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J. Scott Applewhite / AP

Last week, Rod Rosenstein was the toast of the White House. Tonight, he went against President Trump's wishes and took the Russia probe to a new level.

  • The initial party line on James Comey's firing: Trump had accepted the recommendation of his deputy attorney general, a "universally respected" and apolitical figure. Rosenstein, a longtime Department of Justice official, was reportedly infuriated that Trump's decision had been pinned on him.
  • Eight days after Comey's ouster: Rosenstein took the dramatic step of naming former FBI director Robert Mueller special counsel in the Russia probe, tasked with investigating ties between Trump campaign associates and the Kremlin.
  • Trump was reportedly not informed until after Rosenstein signed the order, less than an hour before the public announcement. Some media organizations received the news around the same time.

Why it matters: The White House can hardly attack Rosenstein's decision. After all, they spent 24+ hours arguing that his judgment was above reproach.

A key point: Mueller's investigation falls under the DOJ umbrella, but because Attorney General Jeff Sessions has recused himself, he will be reporting to Rosenstein. Mueller is nobody's lackey, and Rosenstein emphatically proved his independence from the White House tonight. Trump may therefore be helpless to steer the investigation.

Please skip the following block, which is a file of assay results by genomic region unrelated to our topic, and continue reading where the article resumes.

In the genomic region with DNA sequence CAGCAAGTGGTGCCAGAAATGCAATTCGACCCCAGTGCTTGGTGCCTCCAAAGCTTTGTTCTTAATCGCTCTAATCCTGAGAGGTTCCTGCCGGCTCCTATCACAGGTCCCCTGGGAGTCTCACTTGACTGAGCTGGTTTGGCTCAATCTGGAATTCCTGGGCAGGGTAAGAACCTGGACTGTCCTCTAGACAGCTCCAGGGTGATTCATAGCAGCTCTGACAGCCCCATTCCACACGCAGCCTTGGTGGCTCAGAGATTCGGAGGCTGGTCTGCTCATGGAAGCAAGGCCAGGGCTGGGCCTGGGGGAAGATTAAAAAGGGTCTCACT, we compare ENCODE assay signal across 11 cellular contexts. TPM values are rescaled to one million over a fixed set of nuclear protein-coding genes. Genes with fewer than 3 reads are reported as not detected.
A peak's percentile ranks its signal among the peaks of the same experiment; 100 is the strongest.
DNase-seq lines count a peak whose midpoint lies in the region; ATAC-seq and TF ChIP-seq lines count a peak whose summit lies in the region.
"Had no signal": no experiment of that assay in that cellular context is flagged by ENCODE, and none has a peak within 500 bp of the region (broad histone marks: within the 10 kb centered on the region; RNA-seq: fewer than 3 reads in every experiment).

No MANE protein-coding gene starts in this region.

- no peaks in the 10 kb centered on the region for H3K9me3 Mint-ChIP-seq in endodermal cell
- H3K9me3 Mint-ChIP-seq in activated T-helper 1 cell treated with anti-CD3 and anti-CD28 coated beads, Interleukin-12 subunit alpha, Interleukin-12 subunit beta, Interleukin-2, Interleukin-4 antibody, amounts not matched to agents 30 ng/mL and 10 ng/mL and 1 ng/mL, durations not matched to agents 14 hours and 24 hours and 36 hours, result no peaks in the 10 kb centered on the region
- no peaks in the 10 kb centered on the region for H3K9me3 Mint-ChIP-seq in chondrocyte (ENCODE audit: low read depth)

Rosenstein's redemption: Whether it was his intention or not, Rosenstein has exacted revenge over how the Comey firing played out.

Next up: The Senate will receive a classified briefing from Rosenstein on Thursday afternoon, with the House getting its own briefing on Friday morning, reports CNN's Deirdre Walsh.

Go deeper

What's ahead for the newest female CEOs

Jane Fraser (L) and Rosalind Brewer. Photos: Jason Redmond/AFP via Getty Images; Rodrigo Capote/Bloomberg via Getty Images.

The number of women at the helm of America’s biggest companies pales in comparison to men, but is newly growing — and their tasks are huge.

What's going on: Jane Fraser took over at Citigroup this week, the first woman to ever lead a major U.S. bank. Rosalind Brewer will take the reins at Walgreens in the coming weeks (March 15) — a company that's been run by white men for more than a century.

2 hours ago - Health

Biden says U.S. will have enough vaccines for 300 million adults by end of May

President Biden. Photo: Anna Moneymaker-Pool/Getty Images

President Biden on Tuesday said that ramped-up coronavirus vaccine production will provide enough doses for 300 million Americans by the end May.

Why it matters: That's two months sooner than Biden's previous promise of enough vaccines for all American adults by the end of July.

Updated 3 hours ago - Health

Texas to end all coronavirus restrictions

Texas Gov. Greg Abbott speaking at the White House in December 2020. Photo: Al Drago/Bloomberg via Getty Images

Texas will end its coronavirus restrictions next week with an upcoming executive order, Gov. Greg Abbott (R) announced Tuesday during a press conference in Lubbock.

Why it matters: After Abbott signs the new order, which rescinds previous orders, all businesses can open to 100% capacity and the statewide mask mandate will be over, though large parts of the state will remain under mask local ordinances.